The Aesthetics of Discontent: Politics and Reclusion in Medieval Japanese Literature

By Michele Marra | Go to book overview

Epilogue

F ar from dying out with Kenkō, the tradition of the enlightened recluse continued in the Azuchi Momoyama ( 1574-1600) and Tokugawa periods ( 1600-1868) and remains a potent part of Japanese culture to the present day. In tracing back his aesthetic roots to the world of refinement, the traveler-poet Matsuo Basho ( 1644-1694) mentioned four names that may well be included in the tradition of reclusion: Saigyō -- a poetic and existential model for Chōmei, Lady Nijō, and Kenkō; the master of linked verse (renga) Sōgi ( 1421-1502), whose travels all over Japan were fundamental in spreading among military leaders the poetry of reclusion and its political implications; the master of ink painting Sesshu ( 1420-1506), whose monochromatic technique is an eloquent expression of the aesthetics of reclusion; and the master of the tea ceremony Sen no Rikyiũ ( 1522-1591), whose tea- house was the simple grass-thatched hut.1

Bashō's heroes are all linked by their common capacity to create an alternative space that he calls "the world of refinement" (fũga), where men "follow nature and are friends of the four seasons."2Bashō seeks a place in this tradition by humbly referring to himself as the Gauze-in-the-Wind Priest (Fũrabō),3 apologizing with this self-inflicted joke for daring to associate himself with the giants of the past. The components of Bashō's "refinement" are the same as those of Kamo no Chōmei: a deep grasp of courtly culture that the poet questions from a Buddhist angle. No wonder that Bashō's arrival at Ise compelled the poet to write a verse on the legend of the "mad" Zoga Shonin, who gave his clothes to the poor, remaining totally naked in front of the Ise Shrine. Because of the cold of early spring, Bashō can hardly imitate the holy man:

Hadaka ni waHow could I be naked
Mada kisaragi noIn this stormy wind
Arashi kanaOf the Second Month?4

The political implications of Bashō's travels have been pointed out by the Japanese scholar Muramatsu Tomotsugu, whose theory on Bashō's role as "a Tokugawa shogunate agent (ninja) on a secret information-gathering mission around rural Japan" has recently reached popularity by appearing in the pages of the daily press.5 As in the case of the other authors of reclusion,

-153-

Notes for this page

Add a new note
If you are trying to select text to create highlights or citations, remember that you must now click or tap on the first word, and then click or tap on the last word.
One moment ...
Default project is now your active project.
Project items

Items saved from this book

This book has been saved
Highlights (0)
Some of your highlights are legacy items.

Highlights saved before July 30, 2012 will not be displayed on their respective source pages.

You can easily re-create the highlights by opening the book page or article, selecting the text, and clicking “Highlight.”

Citations (0)
Some of your citations are legacy items.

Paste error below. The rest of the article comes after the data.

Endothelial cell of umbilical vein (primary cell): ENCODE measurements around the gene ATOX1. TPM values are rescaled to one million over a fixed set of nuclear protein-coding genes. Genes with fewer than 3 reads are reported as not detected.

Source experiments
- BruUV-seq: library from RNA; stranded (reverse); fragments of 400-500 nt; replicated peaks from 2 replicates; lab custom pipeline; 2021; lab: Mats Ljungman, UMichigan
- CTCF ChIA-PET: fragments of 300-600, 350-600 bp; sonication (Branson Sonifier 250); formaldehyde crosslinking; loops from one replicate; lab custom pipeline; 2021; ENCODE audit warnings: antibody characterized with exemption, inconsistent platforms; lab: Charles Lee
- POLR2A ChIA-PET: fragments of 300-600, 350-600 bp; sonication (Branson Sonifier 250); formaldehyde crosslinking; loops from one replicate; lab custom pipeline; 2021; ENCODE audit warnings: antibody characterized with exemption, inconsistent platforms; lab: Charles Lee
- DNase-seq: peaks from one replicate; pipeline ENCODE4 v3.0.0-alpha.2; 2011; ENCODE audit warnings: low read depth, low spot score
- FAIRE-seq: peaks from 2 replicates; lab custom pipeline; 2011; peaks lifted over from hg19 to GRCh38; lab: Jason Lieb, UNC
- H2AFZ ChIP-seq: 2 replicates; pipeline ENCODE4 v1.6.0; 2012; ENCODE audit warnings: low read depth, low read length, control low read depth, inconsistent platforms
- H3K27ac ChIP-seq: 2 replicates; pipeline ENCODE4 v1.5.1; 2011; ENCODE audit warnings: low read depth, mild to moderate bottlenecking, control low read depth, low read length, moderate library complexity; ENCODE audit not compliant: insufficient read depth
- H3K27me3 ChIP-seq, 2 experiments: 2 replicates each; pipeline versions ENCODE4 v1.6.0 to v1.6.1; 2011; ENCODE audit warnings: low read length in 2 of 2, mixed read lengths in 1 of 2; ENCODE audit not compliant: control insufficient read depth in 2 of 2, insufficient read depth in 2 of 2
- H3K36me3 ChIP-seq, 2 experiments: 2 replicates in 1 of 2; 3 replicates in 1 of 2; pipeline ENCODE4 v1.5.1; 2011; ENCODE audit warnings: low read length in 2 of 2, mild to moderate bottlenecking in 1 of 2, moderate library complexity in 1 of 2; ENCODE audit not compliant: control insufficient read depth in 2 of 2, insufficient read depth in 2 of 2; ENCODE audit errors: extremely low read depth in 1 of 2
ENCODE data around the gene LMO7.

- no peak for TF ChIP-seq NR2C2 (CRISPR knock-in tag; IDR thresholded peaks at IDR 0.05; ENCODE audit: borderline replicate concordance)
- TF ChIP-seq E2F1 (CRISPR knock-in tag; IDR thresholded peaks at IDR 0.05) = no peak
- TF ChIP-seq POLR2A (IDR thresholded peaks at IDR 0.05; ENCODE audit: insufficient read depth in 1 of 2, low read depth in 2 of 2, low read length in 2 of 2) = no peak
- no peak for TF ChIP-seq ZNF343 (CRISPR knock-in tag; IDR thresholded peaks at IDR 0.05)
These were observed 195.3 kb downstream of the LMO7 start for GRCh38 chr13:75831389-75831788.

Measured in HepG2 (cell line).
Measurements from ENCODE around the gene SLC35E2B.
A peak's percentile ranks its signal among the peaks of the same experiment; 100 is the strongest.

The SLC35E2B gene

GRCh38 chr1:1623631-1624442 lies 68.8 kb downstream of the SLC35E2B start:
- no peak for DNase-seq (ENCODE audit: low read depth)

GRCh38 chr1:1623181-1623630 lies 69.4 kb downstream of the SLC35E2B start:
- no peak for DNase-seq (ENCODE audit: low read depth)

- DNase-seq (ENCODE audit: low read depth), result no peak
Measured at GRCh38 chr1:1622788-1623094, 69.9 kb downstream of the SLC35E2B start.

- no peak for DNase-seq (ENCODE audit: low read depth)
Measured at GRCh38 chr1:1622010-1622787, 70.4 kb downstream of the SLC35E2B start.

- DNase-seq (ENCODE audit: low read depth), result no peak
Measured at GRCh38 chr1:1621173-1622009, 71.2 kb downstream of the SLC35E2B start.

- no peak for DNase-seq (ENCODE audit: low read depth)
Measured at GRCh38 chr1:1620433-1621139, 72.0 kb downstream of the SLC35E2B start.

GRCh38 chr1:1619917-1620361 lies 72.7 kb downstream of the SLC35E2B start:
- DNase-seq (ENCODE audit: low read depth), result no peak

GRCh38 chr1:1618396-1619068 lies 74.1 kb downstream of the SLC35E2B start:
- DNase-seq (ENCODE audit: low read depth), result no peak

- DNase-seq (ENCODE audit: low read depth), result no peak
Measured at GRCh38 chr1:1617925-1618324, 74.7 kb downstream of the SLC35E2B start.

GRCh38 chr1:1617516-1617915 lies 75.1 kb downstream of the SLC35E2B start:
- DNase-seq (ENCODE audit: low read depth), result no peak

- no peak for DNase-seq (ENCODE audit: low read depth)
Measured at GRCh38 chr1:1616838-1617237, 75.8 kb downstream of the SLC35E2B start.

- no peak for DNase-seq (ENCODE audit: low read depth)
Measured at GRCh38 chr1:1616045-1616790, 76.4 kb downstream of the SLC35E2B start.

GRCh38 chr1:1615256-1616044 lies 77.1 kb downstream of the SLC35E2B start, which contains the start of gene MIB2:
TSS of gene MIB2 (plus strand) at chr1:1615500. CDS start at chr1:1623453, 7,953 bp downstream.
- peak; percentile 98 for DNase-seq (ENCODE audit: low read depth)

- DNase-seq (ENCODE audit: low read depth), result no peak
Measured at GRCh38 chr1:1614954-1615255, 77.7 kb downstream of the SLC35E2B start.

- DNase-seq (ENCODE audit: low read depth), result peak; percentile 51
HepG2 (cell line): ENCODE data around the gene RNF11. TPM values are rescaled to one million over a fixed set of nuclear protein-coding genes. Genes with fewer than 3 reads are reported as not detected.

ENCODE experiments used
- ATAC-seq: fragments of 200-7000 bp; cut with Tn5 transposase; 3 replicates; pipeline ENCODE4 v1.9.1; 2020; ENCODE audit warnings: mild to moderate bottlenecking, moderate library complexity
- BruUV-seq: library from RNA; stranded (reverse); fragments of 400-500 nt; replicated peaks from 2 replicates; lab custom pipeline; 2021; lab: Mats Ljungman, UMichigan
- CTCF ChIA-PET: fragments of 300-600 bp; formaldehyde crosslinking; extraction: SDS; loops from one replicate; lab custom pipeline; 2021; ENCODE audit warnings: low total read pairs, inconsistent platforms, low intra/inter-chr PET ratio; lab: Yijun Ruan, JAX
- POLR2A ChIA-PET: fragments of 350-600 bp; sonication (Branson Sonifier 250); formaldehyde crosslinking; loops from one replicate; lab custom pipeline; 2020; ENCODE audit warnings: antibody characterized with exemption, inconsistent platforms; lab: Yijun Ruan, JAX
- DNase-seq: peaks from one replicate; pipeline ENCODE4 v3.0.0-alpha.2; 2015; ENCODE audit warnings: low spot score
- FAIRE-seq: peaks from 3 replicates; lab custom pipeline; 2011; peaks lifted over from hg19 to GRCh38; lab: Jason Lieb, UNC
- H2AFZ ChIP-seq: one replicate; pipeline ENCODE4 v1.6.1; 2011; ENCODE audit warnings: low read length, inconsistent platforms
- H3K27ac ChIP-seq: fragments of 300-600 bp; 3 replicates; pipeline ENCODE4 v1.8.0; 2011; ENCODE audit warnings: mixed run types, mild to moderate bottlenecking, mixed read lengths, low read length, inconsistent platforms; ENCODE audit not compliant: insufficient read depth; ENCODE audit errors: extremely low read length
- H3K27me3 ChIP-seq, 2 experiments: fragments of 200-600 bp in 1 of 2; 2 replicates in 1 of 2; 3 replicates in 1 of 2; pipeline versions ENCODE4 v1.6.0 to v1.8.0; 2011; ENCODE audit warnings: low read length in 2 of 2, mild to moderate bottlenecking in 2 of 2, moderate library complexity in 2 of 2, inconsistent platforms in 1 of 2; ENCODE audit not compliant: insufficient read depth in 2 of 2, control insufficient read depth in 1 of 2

Any citation created before July 30, 2012 will labeled as a “Cited page.” New citations will be saved as cited passages, pages or articles.

We also added the ability to view new citations from your projects or the book or article where you created them.

Notes (0)
Bookmarks (0)

You have no saved items from this book

Project items include:
  • Saved book/article
  • Highlights
  • Quotes/citations
  • Notes
  • Bookmarks
Notes
Cite this page

Cited page

Style
Citations are available only to our active members.
Buy instant access to cite pages or passages in MLA, APA and Chicago citation styles.

(Einhorn, 1992, p. 25)

(Einhorn 25)

1. Lois J. Einhorn, Abraham Lincoln, the Orator: Penetrating the Lincoln Legend (Westport, CT: Greenwood Press, 1992), 25, http://www.questia.com/read/27419298.

Cited page

Bookmark this page
The Aesthetics of Discontent: Politics and Reclusion in Medieval Japanese Literature
Table of contents

Table of contents

Settings

Settings

Typeface
Text size Smaller Larger Reset View mode
Search within

Search within this book

Look up

Look up a word

  • Dictionary
  • Thesaurus
Please submit a word or phrase above.
Print this page

Print this page

Why can't I print more than one page at a time?

Help
Full screen
/ 222

matching results for page

    Questia reader help

    How to highlight and cite specific passages

    1. Click or tap the first word you want to select.
    2. Click or tap the last word you want to select, and you’ll see everything in between get selected.
    3. You’ll then get a menu of options like creating a highlight or a citation from that passage of text.

    OK, got it!

    Cited passage

    Style
    Citations are available only to our active members.
    Buy instant access to cite pages or passages in MLA, APA and Chicago citation styles.

    "Portraying himself as an honest, ordinary person helped Lincoln identify with his audiences." (Einhorn, 1992, p. 25).

    "Portraying himself as an honest, ordinary person helped Lincoln identify with his audiences." (Einhorn 25)

    "Portraying himself as an honest, ordinary person helped Lincoln identify with his audiences."1

    1. Lois J. Einhorn, Abraham Lincoln, the Orator: Penetrating the Lincoln Legend (Westport, CT: Greenwood Press, 1992), 25, http://www.questia.com/read/27419298.

    Cited passage

    Thanks for trying Questia!

    Please continue trying out our research tools, but please note, full functionality is available only to our active members.

    Your work will be lost once you leave this Web page.

    Buy instant access to save your work.

    Already a member? Log in now.

    Oops!

    An unknown error has occurred. Please click the button below to reload the page. If the problem persists, please try again in a little while.